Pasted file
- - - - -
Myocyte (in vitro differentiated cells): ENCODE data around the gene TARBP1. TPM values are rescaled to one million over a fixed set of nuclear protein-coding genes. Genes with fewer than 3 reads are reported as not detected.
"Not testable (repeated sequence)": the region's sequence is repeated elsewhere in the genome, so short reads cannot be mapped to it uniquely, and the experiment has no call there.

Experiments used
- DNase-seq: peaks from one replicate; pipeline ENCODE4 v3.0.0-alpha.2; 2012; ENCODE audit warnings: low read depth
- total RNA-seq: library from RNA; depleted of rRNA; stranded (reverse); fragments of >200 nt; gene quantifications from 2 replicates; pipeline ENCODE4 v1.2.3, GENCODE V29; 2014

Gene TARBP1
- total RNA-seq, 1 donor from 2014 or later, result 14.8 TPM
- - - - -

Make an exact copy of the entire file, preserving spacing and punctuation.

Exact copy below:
Myocyte (in vitro differentiated cells): ENCODE data around the gene TARBP1. TPM values are rescaled to one million over a fixed set of nuclear protein-coding genes. Genes with fewer than 3 reads are reported as not detected.
"Not testable (repeated sequence)": the region's sequence is repeated elsewhere in the genome, so short reads cannot be mapped to it uniquely, and the experiment has no call there.

Experiments used
- DNase-seq: peaks from one replicate; pipeline ENCODE4 v3.0.0-alpha.2; 2012; ENCODE audit warnings: low read depth
- total RNA-seq: library from RNA; depleted of rRNA; stranded (reverse); fragments of >200 nt; gene quantifications from 2 replicates; pipeline ENCODE4 v1.2.3, GENCODE V29; 2014

Gene TARBP1
- total RNA-seq, 1 donor from 2014 or later, result 14.8 TPM